It was perceived that the engineering team would likely be receiving various requests and so a dotted line appears on the organization chart, indicating a service relationship. The new support person under Peter would also be shared across both teams, and their needed to be some means of communicating support requests to the feature teams when their support was needed. There was some question as to how the office Kanban boards might be reconfigured to support these relationships. Peter and Sonya, after some online research, started to become interested in something called ITIL.
But before that discussion continued, Lena retained another consultant as a cross-check. This consultant had worked with many Silicon Valley startups and had a very different opinion. This consultant was inspired by the “Spotify model” (https://dl.dropboxusercontent.com/u/1018963/Articles/SpotifyScaling.pdf) and proposed the following scaled-down version of it:
The consultant also added something called “guilds” to the model:
The “guilds” are not formal reporting mechanisms, but rather a way for people doing similar work to share experiences, best practices, and so forth. Each tribe has a designated lead:
- Tomas leads the Sales guild
- Mohammed leads the UX guild
- Aparna leads the Software Development guild
- Sonya leads the Engineering guild
- TBD leads the support guild
The idea would be that the guilds would meet regularly (perhaps bi-weekly) and would have their own forums on the company’s social media channels. The head of each guild would meet with Lena monthly to discuss issues and concerns, and would have a direct channel of communication to her as needed for more time sensitive matters.
These two organizational structures were very different and were extensively discussed in the company (Lena preferring a transparent, open decision making process.) The following arguments pro and con were noted:
One fact everyone agreed on was that Sonya had to do more Linux and Andre has to learn some NoSQL and other platform technology. But this fact was not put into the matrix as there was not agreement as to whether this was a pro or a con. On one hand, it did seem a bit wasteful, but it was also recognized as a good thing in terms of cross training and deepening the bench. Sonya also felt that a Data guild would eventually be needed.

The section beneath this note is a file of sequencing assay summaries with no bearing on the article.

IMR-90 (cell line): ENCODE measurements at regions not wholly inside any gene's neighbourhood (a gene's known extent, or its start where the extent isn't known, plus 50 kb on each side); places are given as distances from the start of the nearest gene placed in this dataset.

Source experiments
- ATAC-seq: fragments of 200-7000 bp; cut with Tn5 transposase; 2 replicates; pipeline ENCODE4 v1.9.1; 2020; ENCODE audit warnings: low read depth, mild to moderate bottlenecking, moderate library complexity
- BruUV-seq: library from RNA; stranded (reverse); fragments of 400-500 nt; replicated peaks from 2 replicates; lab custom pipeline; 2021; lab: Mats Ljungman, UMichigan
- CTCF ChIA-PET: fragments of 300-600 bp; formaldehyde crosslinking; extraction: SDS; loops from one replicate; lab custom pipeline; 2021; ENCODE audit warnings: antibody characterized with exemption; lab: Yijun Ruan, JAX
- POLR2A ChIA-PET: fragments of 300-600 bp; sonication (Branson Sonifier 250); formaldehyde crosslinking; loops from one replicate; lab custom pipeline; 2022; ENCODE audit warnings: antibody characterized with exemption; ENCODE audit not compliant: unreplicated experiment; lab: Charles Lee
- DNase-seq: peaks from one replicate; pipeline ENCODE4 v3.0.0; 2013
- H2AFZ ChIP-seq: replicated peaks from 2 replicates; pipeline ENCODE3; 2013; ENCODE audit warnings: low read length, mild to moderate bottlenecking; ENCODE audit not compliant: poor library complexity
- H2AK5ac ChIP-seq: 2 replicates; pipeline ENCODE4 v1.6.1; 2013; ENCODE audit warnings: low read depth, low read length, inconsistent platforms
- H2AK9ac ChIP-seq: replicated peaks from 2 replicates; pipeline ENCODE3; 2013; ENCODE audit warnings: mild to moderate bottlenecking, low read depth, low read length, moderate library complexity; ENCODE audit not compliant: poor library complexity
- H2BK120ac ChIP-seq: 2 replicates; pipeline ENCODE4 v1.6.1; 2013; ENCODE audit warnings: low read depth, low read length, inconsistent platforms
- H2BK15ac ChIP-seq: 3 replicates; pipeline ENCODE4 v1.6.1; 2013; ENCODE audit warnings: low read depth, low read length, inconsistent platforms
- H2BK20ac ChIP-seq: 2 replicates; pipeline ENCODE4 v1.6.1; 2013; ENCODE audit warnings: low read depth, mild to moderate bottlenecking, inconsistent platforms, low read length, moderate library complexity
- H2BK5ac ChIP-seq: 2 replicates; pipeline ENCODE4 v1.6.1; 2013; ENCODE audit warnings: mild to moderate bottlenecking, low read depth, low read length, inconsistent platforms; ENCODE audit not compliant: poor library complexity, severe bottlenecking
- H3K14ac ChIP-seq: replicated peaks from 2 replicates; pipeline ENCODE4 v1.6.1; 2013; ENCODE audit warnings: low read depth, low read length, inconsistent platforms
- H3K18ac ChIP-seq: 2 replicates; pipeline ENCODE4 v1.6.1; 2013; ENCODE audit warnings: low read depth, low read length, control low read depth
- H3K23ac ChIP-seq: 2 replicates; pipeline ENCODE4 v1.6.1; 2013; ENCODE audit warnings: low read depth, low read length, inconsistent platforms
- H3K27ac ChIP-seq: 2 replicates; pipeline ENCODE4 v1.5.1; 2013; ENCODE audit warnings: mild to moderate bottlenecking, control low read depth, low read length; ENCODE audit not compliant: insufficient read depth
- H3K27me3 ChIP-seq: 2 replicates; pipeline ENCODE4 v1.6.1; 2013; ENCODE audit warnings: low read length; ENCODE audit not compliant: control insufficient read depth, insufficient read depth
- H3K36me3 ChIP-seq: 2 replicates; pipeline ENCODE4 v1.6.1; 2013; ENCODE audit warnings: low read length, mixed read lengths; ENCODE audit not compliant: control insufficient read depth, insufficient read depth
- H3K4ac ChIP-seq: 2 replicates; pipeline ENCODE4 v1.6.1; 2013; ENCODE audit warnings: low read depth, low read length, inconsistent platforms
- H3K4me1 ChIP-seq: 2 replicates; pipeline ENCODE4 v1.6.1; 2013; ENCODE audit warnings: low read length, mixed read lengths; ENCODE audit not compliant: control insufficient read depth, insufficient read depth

Ultimately, everyone agreed that the engineering guild in particular would need to be a very strong guild, to ensure consistency of approaches around key disciplines like source control, security, platform choices, build pipeline, and so forth. The other guilds could be a bit lighter weight, but the engineering guild leader could set binding technical policies across the product teams if need be (the expectation was that this would not be done lightly). It was recognized that eventually a distinct operations & engineering team might still be necessary, but probably not until another round of scaling, and that that team, per the Spotify model, would be more focused on setting up self-service tools for the product teams, and would avoid ticketed work as much as possible.
Another “neither pro nor con” but important was that the second option eliminated the new VP layer. Establishing an executive layer might still happen later, the consultant suggested, but it was premature to do so now.
After further discussion and benchmarking with other startups, the second option was chosen. The new support person for Feature Team 2 would be able to be hired without urgency, allowing time for a high quality search.
(callout?) Everyone in a startup wears many different hats. The first step in scaling your business is to list all the different hats you and your team members are wearing.
Furr, Nathan; Ahlstrom, Paul (2013-11-15). Nail It then Scale It: The Entrepreneur's Guide to Creating and Managing Breakthrough Innovation (p. 181). NISI Publishing. Kindle Edition.
(Students to discuss in breakout groups, with reference to their own experiences.)
Credit where due: this chapter was influenced by
Narayan, Sriram, Agile IT Organization Design: For Digital Transformation and Continuous Delivery
Henrik Kniberg on Spotify (https://dl.dropboxusercontent.com/u/1018963/Articles/SpotifyScaling.pdf)
Henry Mintzberg, Structure in Fives: Designing Effective Organization
among diverse other sources. Full citations will appear in final publication.